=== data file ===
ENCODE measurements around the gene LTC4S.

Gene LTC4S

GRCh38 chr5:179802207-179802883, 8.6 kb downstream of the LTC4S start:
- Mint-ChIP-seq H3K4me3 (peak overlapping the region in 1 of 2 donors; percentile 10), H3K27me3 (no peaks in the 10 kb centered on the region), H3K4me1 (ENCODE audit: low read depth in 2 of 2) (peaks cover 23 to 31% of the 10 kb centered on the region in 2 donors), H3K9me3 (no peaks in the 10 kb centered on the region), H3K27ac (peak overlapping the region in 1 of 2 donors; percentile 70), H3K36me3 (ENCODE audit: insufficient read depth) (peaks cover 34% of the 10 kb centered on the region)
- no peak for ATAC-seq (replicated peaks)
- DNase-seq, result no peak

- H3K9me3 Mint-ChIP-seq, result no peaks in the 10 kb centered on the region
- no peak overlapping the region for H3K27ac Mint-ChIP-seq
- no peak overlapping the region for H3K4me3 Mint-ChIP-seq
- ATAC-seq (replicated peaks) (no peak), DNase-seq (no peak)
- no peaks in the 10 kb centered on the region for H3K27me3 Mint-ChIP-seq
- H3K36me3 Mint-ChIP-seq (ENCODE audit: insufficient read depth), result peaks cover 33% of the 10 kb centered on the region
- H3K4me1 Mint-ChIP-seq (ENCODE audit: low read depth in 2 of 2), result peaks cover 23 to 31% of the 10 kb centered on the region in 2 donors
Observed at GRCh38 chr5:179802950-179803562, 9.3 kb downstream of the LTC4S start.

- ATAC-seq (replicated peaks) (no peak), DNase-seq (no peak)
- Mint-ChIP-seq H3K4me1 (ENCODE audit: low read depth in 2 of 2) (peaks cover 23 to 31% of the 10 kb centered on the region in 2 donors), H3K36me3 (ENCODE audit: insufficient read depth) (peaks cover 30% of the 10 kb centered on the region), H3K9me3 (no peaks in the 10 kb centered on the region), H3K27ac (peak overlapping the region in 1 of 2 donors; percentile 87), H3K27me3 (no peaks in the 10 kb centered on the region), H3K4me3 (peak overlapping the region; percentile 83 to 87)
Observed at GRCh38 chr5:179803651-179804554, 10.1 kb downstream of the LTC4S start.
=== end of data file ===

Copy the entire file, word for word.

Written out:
ENCODE measurements around the gene LTC4S.

Gene LTC4S

GRCh38 chr5:179802207-179802883, 8.6 kb downstream of the LTC4S start:
- Mint-ChIP-seq H3K4me3 (peak overlapping the region in 1 of 2 donors; percentile 10), H3K27me3 (no peaks in the 10 kb centered on the region), H3K4me1 (ENCODE audit: low read depth in 2 of 2) (peaks cover 23 to 31% of the 10 kb centered on the region in 2 donors), H3K9me3 (no peaks in the 10 kb centered on the region), H3K27ac (peak overlapping the region in 1 of 2 donors; percentile 70), H3K36me3 (ENCODE audit: insufficient read depth) (peaks cover 34% of the 10 kb centered on the region)
- no peak for ATAC-seq (replicated peaks)
- DNase-seq, result no peak

- H3K9me3 Mint-ChIP-seq, result no peaks in the 10 kb centered on the region
- no peak overlapping the region for H3K27ac Mint-ChIP-seq
- no peak overlapping the region for H3K4me3 Mint-ChIP-seq
- ATAC-seq (replicated peaks) (no peak), DNase-seq (no peak)
- no peaks in the 10 kb centered on the region for H3K27me3 Mint-ChIP-seq
- H3K36me3 Mint-ChIP-seq (ENCODE audit: insufficient read depth), result peaks cover 33% of the 10 kb centered on the region
- H3K4me1 Mint-ChIP-seq (ENCODE audit: low read depth in 2 of 2), result peaks cover 23 to 31% of the 10 kb centered on the region in 2 donors
Observed at GRCh38 chr5:179802950-179803562, 9.3 kb downstream of the LTC4S start.

- ATAC-seq (replicated peaks) (no peak), DNase-seq (no peak)
- Mint-ChIP-seq H3K4me1 (ENCODE audit: low read depth in 2 of 2) (peaks cover 23 to 31% of the 10 kb centered on the region in 2 donors), H3K36me3 (ENCODE audit: insufficient read depth) (peaks cover 30% of the 10 kb centered on the region), H3K9me3 (no peaks in the 10 kb centered on the region), H3K27ac (peak overlapping the region in 1 of 2 donors; percentile 87), H3K27me3 (no peaks in the 10 kb centered on the region), H3K4me3 (peak overlapping the region; percentile 83 to 87)
Observed at GRCh38 chr5:179803651-179804554, 10.1 kb downstream of the LTC4S start.